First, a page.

Cattails- "Typha latifolia"

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Sylvia Kirsch

Cattails are the common name for a tall perennial that makes up the genus Typha. They are characterized by creeping rootstock, long, flat leaves, and flowers in terminal spikes. These flowers are brown, cylindrical and have a velvety surface. The upper part of the flower contains the male flowers which drop off after they have bloomed and shed their pollen. The larger lower part of the cattail, the stalk, contains the female flower which develops into a brown compact mass of as many as 300,000 tiny seeds. Each seed has a tuft of fine white hairs that are usually spread by winds when the head opens up in the fall. Most cattails grow to about 1 to 2 meters high.

Most cattails grow in marshes and wetlands. In some areas, such as the Chicago region of Lake Calumet and Wolf Lake, there are thousands of acres covered with dense stands of cattails. A war-time survey showed that they were at least 140 thousand square miles of cattail swamps in the United States. Cattails in modest amounts around a pond or lake can give a very natural appearance to your pond or lake setting. Although of they are in excess, cattails can greatly interfere with pond or lake usage and appearance.

Cattails can become so numerous since they have two means of reproduction. One mean is the tail itself which spreads seeds that are airborne. The other method is the sending out of rhizomes from its larger tube to form new plants nearby. The large tube of the cattail is the main reason why this plant is so hard to control. The tube can get up to twice the size of a potato and it makes pulling the cattail out by the roots almost impossible.

They are three methods of controlling cattails. The first method of controlling cattails is the mechanical removal of cattails. The only form of mechanical removal of a cattail is with a back-hoe with a long enough stick to reach out and pull the root system of the cattail. This controlling method will not cause too much damage to the landscape. Another method is the drowning method and this is done by cutting the cattails off 2-3 inches under the water line. Once the cattails are cut, the oxygen to the root system is cut off and the plant will drown. This method is only effective if you can maintain the water level for a long period of time and if the water drops below the level that you have cut the cattails.

The last method of controlling of cattails is the chemical control. This is the most commonly used control and it has been done in any situation without damage to the landscape or concern over maintaining the water level. The two products that are used are Rodeo and Cidekick. Rodeo is a herbicide of choice and the product Cidekick is the sticking agent that is used to make a mixture stick to the plant. You mix 1 ounce of Rodeo and ounce of Cidekick and this mixture is sprayed onto the cattails in a mist type spray. The best time to spray the cattails is when the cattail is first developing its tails. After the cattails have been sprayed, the cutting down and removing the roots can be done two weeks after. This gives the Rodeo time to get into the root system of the plant and kill it.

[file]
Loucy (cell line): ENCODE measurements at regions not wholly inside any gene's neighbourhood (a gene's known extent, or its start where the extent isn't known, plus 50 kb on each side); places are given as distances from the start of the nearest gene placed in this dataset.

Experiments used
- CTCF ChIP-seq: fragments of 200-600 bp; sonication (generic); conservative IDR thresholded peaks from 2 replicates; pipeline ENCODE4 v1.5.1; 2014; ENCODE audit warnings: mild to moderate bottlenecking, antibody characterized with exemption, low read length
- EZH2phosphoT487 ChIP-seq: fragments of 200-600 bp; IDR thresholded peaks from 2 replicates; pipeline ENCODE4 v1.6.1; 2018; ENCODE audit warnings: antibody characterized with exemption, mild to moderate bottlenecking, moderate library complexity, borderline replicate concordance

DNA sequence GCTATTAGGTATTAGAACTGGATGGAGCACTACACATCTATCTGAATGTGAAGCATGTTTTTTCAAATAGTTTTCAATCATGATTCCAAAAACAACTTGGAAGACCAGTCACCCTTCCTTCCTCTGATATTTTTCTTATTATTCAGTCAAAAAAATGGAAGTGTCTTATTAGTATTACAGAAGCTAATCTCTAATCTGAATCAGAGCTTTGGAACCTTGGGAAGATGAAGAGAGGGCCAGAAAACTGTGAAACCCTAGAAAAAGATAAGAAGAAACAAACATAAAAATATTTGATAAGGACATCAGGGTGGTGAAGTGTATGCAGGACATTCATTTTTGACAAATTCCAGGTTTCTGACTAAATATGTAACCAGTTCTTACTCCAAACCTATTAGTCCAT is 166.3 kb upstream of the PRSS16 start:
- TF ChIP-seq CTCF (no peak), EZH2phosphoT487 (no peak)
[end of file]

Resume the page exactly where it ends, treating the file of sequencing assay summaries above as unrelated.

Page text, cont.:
Why are cattails important? Cattails are important for lots of winter cover for resident game, and furbearers. They also provide nesting substrate for canvasbacks, redheads, grebes, and other marsh birds. The thermal and escape cover provided by the cattail seems to enhance the survival of some wintering populations of white tailed deer and ring necked pheasants in intensively covered areas. A large number of migrant birds roost in cattail choked wetlands.

One Indian name for the cattail meant "fruit for the papoose’s bed" due to the fluffy masses of seeds that are very soft. During WW II, several million pounds of them were used to stuff life jackets, mattresses, pillows and baseballs. Compressed into a wallboard, they make excellent insulation against sound and heat. For centuries, cattail leaves have been used for caulk barrels, and have been twisted or braided into cords for making rush bottom furniture. The Indians wove the leaves into waterproof and sleeping mats. A stickly substance extracted from the stems may have value as an adhesive for paper, and as sizing in facial and shaving creams.

For food, the core of the rootstock which grows horizontally in the mud is very starchy and can be cooked or eaten like potatoes. It can also be dried and ground into flour for baking and it also substitutes corn starch. The flour can be fermented to produce ethyl alcohol as anti-freeze, as a cheap industrial solvent or for medicinal purposes. Indians made jelly from the rootstocks and can be used in marmalade. The young green flower heads are said to be delicious when boiled or roasted. The pollen from cattails is very abundant and rich in vitamins and minerals. It is also harvested and used in bread by the Indians.

Bibliography

http://www.newton.dep.anl.gov/natbltn/400-499/nb416.htm

http://www.npwrc.usgs.gov/resource/othrdata/cattail/swanson.htm

http://www.npwrc.usgs.gov/resource/othrdata/cattail/kantrud.htm

http://www.npwrc.usgs.gov/resource/othrdata/cattail/mcenroe.htm

http://www.execpc.com/~aqsys/cattails.html

http://encarta.msn.com/index/conciseindex/43/043310000.htm